How replacing a handful of patient inhalers saved almost 5,000 kg of CO2 equivalent

Awareness of the impact of human activity on our environment is growing, with heat waves, flash floods, wildfires and eco-activism regularly making headlines. The climate crisis is a health crisis and without urgent action the effects on our health and our planet will be devastating.

In 2020, the NHS revealed its ambition to become the world’s first carbon-neutral national health service. His report ‘Offer a “net zero” national health service‘ is interesting reading: the NHS accounts for around 4% of the UK’s total carbon emissions and around 25% of NHS emissions are attributed to medicines.

Around 3% of the NHS’ carbon footprint is produced from just one type of medicine – inhalers – the main driver being the propellant contained in pressurized metered dose inhalers (pMDIs).

To mobilize action in this area, NHS England has included two environmental sustainability indicators in the Primary Care Network (PCN)’ Investment and Impact Fund‘, which focus on reducing the percentage of pMDI as a proportion of all non-salbutamol inhaler prescriptions and reducing the average carbon output of all salbutamol inhalers prescribed.

A cultural shift in our prescribing habits could benefit the environment without compromising patient care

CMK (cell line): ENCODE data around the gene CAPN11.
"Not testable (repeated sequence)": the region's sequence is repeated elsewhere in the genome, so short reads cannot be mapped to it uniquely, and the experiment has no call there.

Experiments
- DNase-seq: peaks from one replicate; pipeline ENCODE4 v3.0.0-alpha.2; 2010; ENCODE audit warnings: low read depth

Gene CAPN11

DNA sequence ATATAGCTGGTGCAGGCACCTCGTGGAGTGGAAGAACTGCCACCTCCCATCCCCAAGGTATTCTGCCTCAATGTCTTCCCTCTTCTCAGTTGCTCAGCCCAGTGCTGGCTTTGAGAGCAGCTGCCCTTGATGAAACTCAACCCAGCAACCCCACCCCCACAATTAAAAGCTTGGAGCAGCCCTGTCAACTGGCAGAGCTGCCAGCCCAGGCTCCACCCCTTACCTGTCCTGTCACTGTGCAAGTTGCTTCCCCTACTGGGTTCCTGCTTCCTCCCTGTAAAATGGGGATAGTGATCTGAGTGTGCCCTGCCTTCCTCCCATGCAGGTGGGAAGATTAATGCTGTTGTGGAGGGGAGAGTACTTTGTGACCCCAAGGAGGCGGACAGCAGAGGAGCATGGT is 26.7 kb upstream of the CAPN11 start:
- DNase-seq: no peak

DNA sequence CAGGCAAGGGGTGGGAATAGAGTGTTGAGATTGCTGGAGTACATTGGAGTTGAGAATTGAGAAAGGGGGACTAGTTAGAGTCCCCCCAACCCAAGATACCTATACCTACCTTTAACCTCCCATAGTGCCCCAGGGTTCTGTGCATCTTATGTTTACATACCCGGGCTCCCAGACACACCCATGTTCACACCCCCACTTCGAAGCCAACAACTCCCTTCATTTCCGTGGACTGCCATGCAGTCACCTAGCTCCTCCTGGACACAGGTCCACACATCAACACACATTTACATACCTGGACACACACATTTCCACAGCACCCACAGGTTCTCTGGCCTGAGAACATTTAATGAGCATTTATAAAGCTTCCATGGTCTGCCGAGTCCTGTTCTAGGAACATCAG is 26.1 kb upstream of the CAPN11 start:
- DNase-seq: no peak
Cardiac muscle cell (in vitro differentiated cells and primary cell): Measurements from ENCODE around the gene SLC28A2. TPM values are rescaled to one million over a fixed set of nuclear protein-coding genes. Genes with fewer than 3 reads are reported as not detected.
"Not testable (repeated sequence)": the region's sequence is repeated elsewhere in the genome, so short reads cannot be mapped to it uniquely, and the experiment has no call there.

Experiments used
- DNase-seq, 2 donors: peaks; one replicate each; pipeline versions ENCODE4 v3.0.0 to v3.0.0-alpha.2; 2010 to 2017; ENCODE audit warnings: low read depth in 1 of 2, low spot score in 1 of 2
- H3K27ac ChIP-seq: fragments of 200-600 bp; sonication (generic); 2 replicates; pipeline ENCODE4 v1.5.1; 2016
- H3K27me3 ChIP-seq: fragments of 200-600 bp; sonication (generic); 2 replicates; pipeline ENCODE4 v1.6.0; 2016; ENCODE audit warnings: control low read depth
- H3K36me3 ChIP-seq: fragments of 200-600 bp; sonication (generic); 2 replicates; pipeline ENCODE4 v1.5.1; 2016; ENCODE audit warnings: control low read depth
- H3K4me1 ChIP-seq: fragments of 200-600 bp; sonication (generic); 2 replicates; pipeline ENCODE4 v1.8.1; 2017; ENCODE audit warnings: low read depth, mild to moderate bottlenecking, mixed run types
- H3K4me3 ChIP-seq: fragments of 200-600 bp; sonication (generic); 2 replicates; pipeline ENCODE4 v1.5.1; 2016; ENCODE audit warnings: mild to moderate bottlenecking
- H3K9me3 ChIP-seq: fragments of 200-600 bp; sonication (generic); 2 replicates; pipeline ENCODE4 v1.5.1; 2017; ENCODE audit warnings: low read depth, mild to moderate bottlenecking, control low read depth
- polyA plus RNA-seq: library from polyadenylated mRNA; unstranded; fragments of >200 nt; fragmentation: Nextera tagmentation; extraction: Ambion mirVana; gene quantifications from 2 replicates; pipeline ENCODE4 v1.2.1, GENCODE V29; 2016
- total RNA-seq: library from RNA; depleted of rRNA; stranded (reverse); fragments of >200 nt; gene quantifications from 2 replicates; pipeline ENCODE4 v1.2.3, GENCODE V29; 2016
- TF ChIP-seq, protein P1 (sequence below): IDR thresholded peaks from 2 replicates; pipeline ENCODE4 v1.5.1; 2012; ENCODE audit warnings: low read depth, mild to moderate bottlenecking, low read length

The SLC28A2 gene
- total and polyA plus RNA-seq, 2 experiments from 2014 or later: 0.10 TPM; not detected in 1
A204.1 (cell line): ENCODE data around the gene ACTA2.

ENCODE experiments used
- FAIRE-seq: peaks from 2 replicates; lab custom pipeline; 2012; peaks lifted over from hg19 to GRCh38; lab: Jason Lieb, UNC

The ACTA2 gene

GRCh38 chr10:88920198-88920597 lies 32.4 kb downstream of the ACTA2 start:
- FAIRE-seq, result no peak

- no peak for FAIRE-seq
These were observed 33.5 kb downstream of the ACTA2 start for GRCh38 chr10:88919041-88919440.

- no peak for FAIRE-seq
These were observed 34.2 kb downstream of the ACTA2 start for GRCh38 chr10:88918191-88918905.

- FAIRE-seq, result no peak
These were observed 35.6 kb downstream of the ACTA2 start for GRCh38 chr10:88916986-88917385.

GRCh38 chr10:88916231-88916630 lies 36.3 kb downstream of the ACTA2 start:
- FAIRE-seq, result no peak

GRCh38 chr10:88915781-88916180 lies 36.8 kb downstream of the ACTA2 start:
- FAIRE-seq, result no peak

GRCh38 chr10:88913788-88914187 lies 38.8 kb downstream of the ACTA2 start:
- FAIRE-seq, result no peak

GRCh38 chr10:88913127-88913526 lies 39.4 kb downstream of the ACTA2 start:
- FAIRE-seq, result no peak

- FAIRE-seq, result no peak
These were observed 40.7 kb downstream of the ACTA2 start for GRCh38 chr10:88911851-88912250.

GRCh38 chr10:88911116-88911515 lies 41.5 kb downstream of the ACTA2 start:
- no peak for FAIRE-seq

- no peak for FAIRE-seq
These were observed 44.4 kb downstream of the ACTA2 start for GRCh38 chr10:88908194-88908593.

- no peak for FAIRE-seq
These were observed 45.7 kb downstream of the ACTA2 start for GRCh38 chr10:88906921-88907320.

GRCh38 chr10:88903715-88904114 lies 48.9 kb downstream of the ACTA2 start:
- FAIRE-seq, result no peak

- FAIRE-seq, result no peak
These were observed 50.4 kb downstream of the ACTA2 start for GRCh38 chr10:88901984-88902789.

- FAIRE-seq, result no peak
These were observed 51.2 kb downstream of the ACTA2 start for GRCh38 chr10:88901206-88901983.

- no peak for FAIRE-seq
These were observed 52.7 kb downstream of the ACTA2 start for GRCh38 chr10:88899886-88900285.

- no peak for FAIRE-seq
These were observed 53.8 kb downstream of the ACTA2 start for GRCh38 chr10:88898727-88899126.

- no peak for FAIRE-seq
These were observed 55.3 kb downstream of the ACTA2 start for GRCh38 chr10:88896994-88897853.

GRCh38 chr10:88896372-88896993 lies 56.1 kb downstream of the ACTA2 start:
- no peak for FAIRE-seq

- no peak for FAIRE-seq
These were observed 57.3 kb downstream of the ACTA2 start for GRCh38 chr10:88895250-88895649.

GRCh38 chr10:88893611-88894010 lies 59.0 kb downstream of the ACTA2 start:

The UK is an exception in its use of pMDIs. Here they make up around 70% of the inhalers used, while in other parts of Europe, such as Scandinavia, they mostly rely on dry powder and soft-mist inhalers. Health outcomes in these regions are not dramatically different, suggesting that a cultural shift in our prescribing habits could benefit the environment without compromising patient care.

Julie Hyam, chief respiratory nurse, shared how she transformed prescribing over an 18-month period during a global pandemic. In an ideal world, we invite people into the GP’s office, have an open and honest discussion and, if they’re happy to do so, we assess their inhaler technique.

But we are living in a pandemic, with strict infection prevention controls and a cohort of patients who are rightly scared.

Hyam had spoken on the phone with suitable patients and agreed to a trial. She then sends an SMS to the UK asthma demonstration video and followed up with another call after a few weeks.

Patients are often very happy to try a different inhaler, as long as it is safe, effective, and they know they can go back if the change is not to their liking.

One particularly valuable piece of advice shared by Hyam was that she only prescribes one reliever inhaler. Many patients want spare inhalers; however, she thinks the single inhaler should go wherever they go, much like a cell phone.

Armed with this advice and a PowerPoint presentation, I ambushed my clinical colleagues in each of the practices of the North Oxfordshire Primary Care Network during their clinical meetings.

Many of them had heard of this problem before, but were shocked by the emission figures. I have personalized the facts by establishing that a 175 mile car journey (emissions equivalent to a pMDI) takes you from Oxford to Liverpool, while a DPI only produces emissions equivalent to a four mile journey, which, as I described, is only halfway to the next village.

I also brought some pMDIs to illustrate that the equivalent CO2 the emissions from three tiny inhalers combined weigh more than my own body weight.